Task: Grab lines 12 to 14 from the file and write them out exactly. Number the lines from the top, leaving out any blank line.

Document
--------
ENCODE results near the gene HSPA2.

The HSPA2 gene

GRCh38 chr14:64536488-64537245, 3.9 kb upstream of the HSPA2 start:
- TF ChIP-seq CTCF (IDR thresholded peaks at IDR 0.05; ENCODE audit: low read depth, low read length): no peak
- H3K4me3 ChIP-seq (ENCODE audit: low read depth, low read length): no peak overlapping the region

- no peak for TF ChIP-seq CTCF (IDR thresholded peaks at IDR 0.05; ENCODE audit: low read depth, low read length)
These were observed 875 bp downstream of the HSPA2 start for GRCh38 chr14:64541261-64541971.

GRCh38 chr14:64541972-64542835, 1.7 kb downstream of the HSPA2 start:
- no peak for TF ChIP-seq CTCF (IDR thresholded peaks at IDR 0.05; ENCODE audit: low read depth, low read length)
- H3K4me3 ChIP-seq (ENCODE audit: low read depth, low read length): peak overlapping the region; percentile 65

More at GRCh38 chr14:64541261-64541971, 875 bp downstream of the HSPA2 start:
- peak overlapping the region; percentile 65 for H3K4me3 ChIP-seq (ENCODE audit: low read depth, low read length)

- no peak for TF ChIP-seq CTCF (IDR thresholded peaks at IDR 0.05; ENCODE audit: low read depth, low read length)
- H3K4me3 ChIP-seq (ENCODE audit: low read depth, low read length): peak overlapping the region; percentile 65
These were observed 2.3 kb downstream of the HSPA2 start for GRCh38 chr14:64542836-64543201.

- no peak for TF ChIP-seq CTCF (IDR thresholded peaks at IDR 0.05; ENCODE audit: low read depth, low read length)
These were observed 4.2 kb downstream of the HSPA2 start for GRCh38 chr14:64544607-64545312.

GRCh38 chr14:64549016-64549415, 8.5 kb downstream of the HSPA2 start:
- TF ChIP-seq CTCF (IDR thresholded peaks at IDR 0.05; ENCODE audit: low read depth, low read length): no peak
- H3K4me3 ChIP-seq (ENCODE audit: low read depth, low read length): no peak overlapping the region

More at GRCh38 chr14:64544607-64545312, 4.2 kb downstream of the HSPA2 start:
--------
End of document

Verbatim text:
- peak overlapping the region; percentile 65 for H3K4me3 ChIP-seq (ENCODE audit: low read depth, low read length)

- no peak for TF ChIP-seq CTCF (IDR thresholded peaks at IDR 0.05; ENCODE audit: low read depth, low read length)
- H3K4me3 ChIP-seq (ENCODE audit: low read depth, low read length): peak overlapping the region; percentile 65